The crunch of warm sand between her toes was a sensation Jen knew she would never get tired of. Sure, it was inconvenient when she needed to use her feet for delicate work, but having each step offer a soft but firm massage that sent a pleasant amount of heat radiating through the tired muscles she abused so often? There wasn’t much in the world that could compare to that.
“So,” Connie said, looking around the beach and unpacking their gear from the boat they’d been riding in for the last seven hours, “The island is real.”
“You were starting to wonder weren’t you?” Sarah asked, rising out of the surf in a shimmer of green and blue as she regained a fully human form.
“Maybe not wonder whether it was real so much as wondering if we were going to be able to find the place,” Connie said. She didn’t pause once the gear was safely on the beach, turning to secure the anchor on the small boat so that it wouldn’t drift away in the surf.
“Sorry there,” Jen said. “I must have plotted the route here wrong. We probably could have saved a few hours if we’d made a direct approach.”
Six hours into the sea voyage, Jen had begun to question the wisdom of trying to map the team’s course. Just because she’d been on a boat didn’t make her any kind of a sailor. Her talents lay in other areas, and she was ok with that. It was still hard to accept making a mistake that had cost them so much time, especially after Jimmy B had managed to score them a flight that got them from North America to the South Pacific in less than sixteen hours. If he could pull off an impossible feat like that, Jen felt she should have at least been able to get them through the rest of the trip in something close to the estimated time.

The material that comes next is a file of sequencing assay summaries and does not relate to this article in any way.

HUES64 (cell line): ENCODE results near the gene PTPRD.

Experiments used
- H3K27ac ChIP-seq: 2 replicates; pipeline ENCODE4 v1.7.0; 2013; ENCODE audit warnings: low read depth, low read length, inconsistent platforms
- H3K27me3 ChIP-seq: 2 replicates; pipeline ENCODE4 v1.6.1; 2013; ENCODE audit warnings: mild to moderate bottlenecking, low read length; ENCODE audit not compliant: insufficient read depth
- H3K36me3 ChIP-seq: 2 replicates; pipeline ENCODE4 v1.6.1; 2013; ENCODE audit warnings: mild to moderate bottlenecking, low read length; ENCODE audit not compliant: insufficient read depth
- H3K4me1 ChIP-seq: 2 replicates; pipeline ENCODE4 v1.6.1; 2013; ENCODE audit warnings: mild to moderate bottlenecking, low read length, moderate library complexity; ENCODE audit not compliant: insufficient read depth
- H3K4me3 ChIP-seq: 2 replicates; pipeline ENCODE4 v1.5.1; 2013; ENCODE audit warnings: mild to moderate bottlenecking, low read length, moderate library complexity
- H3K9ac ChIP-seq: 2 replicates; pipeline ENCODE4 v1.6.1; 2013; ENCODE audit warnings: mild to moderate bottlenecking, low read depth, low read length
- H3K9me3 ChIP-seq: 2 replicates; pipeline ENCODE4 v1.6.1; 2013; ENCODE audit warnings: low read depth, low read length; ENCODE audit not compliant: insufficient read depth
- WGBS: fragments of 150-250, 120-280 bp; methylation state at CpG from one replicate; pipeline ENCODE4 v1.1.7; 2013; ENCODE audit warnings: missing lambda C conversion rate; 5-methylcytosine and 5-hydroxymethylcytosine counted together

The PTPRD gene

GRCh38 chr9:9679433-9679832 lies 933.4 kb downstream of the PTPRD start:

“I’m pretty sure your route was the most direct one,” Sarah said. She shook herself like a cat and through some spark of magic managed to wind up completely dry when she was done.
“We had to turn around three times,” Jen appreciated Sarah’s attempt to console her, but it was a little annoying too. She had to own her mistakes just like anyone else.
“Exactly,” Sarah said. “This place isn’t where it appears to be on the satellite scan. In fact, I’m pretty certain that without the turns we made, we would have sailed through open ocean no matter which path we tried to take.”
“That doesn’t sound good,” Connie said, walking up to join them and passing Sarah a backpack. Jen had offered to carry one as well, but Connie had talked her out of it.
Jen was the team’s combat specialist (though that had yet to be put to the test). As such, she needed to be able to move freely and hide in good ambush positions when the opportunities presented themselves. Better, in Connie’s view, that one of them stay as unencumbered as possible, and if that person happened to be the one who would have issues getting gear out of a tightly packed backpack, the allowing Connie to carry the load she typically bore on an expedition seemed like the wisest course all around. Jen wasn’t sure she agreed with that, but she did like the idea of staying free to move and fight as needed, so she went along with it. This was only their first mission, feeling out team tactics and roles like that was something they’d have to experiment with to get right and letting Connie carry what she claimed was a typical load was as good an experiment as any other.
“It could be worse,” Sarah said. “That there’s a boatload of magic on this island at least explains why it vanished from the satellite photos last year. Or, if not why, then at least how.”